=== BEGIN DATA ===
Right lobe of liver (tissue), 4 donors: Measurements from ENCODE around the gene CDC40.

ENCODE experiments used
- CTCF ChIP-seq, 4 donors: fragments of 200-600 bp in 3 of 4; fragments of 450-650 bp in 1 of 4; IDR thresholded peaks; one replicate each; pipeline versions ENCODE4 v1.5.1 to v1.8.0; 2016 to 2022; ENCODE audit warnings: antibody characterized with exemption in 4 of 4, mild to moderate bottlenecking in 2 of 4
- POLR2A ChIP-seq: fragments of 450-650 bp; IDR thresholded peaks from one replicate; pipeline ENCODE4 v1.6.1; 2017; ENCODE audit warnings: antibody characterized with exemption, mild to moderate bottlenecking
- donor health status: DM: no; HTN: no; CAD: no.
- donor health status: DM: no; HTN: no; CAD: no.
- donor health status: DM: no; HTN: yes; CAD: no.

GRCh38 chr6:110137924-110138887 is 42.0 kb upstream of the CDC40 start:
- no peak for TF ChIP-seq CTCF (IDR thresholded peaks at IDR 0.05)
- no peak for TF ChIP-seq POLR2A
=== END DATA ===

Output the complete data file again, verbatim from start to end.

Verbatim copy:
Right lobe of liver (tissue), 4 donors: Measurements from ENCODE around the gene CDC40.

ENCODE experiments used
- CTCF ChIP-seq, 4 donors: fragments of 200-600 bp in 3 of 4; fragments of 450-650 bp in 1 of 4; IDR thresholded peaks; one replicate each; pipeline versions ENCODE4 v1.5.1 to v1.8.0; 2016 to 2022; ENCODE audit warnings: antibody characterized with exemption in 4 of 4, mild to moderate bottlenecking in 2 of 4
- POLR2A ChIP-seq: fragments of 450-650 bp; IDR thresholded peaks from one replicate; pipeline ENCODE4 v1.6.1; 2017; ENCODE audit warnings: antibody characterized with exemption, mild to moderate bottlenecking
- donor health status: DM: no; HTN: no; CAD: no.
- donor health status: DM: no; HTN: no; CAD: no.
- donor health status: DM: no; HTN: yes; CAD: no.

GRCh38 chr6:110137924-110138887 is 42.0 kb upstream of the CDC40 start:
- no peak for TF ChIP-seq CTCF (IDR thresholded peaks at IDR 0.05)
- no peak for TF ChIP-seq POLR2A